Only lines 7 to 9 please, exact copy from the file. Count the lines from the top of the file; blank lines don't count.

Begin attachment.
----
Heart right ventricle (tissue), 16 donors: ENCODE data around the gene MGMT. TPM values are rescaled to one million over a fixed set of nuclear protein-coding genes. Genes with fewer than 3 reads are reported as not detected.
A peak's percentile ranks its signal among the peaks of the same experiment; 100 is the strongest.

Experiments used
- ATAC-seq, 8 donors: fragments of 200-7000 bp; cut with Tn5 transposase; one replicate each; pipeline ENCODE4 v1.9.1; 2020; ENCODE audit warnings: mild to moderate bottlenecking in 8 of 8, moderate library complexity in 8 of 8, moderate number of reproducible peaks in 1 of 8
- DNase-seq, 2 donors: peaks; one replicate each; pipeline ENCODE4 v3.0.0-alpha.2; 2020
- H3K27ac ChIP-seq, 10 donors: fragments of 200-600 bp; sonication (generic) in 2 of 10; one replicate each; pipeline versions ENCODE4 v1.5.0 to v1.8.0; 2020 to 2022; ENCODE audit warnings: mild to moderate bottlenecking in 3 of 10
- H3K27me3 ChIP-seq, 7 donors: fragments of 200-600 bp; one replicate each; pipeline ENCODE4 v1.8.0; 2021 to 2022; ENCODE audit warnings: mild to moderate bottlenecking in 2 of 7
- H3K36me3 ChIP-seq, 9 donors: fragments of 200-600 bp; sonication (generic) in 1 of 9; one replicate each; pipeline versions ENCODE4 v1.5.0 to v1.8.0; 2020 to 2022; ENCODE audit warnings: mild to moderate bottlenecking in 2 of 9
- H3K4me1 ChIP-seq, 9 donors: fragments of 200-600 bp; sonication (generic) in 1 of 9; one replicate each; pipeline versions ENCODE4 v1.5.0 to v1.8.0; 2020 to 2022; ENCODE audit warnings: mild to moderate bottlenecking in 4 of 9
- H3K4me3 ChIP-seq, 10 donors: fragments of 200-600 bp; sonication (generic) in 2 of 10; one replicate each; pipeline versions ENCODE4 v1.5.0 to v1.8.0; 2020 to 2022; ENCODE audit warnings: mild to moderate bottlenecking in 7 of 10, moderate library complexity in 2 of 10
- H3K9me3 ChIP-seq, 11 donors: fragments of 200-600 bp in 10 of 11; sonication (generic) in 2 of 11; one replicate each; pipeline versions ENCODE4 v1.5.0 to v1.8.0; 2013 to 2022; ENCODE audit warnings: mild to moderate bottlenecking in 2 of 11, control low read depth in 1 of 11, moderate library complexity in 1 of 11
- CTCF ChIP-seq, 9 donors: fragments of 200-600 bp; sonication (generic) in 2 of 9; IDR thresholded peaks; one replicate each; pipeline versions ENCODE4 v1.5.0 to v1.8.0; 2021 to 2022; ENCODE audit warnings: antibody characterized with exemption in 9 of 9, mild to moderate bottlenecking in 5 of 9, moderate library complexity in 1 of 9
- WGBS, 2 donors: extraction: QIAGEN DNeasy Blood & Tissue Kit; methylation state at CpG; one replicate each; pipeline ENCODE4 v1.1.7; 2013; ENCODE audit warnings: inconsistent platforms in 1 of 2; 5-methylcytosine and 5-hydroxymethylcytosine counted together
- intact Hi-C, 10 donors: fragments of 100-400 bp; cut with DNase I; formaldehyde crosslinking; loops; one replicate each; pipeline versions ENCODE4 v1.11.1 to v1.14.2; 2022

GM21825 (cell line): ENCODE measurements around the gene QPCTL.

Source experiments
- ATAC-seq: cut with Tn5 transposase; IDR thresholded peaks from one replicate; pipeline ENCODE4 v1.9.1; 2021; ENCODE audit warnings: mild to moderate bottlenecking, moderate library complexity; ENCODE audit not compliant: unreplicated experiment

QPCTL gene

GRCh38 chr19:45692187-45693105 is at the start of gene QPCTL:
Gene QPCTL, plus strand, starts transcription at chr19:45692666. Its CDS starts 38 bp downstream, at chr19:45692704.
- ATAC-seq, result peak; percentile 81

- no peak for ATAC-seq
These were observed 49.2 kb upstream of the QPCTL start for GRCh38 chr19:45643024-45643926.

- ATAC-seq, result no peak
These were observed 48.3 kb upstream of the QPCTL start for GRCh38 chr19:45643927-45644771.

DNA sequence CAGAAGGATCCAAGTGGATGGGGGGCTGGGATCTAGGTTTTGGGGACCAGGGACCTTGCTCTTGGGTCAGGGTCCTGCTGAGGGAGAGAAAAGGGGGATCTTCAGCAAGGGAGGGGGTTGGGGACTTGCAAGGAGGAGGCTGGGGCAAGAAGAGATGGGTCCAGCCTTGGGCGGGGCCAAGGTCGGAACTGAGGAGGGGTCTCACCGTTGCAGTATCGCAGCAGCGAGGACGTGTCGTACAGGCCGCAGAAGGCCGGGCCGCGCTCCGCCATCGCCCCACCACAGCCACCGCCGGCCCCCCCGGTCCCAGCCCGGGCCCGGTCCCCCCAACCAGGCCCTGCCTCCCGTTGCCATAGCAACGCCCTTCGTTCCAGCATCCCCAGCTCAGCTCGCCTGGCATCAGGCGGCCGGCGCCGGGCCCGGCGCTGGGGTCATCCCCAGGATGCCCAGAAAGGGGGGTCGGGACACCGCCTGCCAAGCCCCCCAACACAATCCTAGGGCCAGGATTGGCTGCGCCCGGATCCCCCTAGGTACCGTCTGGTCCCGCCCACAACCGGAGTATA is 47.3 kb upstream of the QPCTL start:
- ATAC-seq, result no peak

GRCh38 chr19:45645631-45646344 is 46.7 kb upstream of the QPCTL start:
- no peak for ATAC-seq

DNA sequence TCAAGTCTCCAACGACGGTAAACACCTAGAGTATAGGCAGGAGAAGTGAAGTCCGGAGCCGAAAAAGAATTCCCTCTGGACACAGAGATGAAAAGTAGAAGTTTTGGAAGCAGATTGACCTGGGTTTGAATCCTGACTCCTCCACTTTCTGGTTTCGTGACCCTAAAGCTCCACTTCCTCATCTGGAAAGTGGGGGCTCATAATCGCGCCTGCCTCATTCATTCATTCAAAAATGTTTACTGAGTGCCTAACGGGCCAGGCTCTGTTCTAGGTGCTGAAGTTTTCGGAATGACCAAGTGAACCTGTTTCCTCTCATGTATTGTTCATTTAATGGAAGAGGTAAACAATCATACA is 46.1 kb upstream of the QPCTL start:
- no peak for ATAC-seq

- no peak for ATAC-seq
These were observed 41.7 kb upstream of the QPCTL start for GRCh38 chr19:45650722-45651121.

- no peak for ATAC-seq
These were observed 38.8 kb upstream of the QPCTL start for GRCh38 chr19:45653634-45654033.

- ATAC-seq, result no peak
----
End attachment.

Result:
- H3K27me3 ChIP-seq, 7 donors: fragments of 200-600 bp; one replicate each; pipeline ENCODE4 v1.8.0; 2021 to 2022; ENCODE audit warnings: mild to moderate bottlenecking in 2 of 7
- H3K36me3 ChIP-seq, 9 donors: fragments of 200-600 bp; sonication (generic) in 1 of 9; one replicate each; pipeline versions ENCODE4 v1.5.0 to v1.8.0; 2020 to 2022; ENCODE audit warnings: mild to moderate bottlenecking in 2 of 9
- H3K4me1 ChIP-seq, 9 donors: fragments of 200-600 bp; sonication (generic) in 1 of 9; one replicate each; pipeline versions ENCODE4 v1.5.0 to v1.8.0; 2020 to 2022; ENCODE audit warnings: mild to moderate bottlenecking in 4 of 9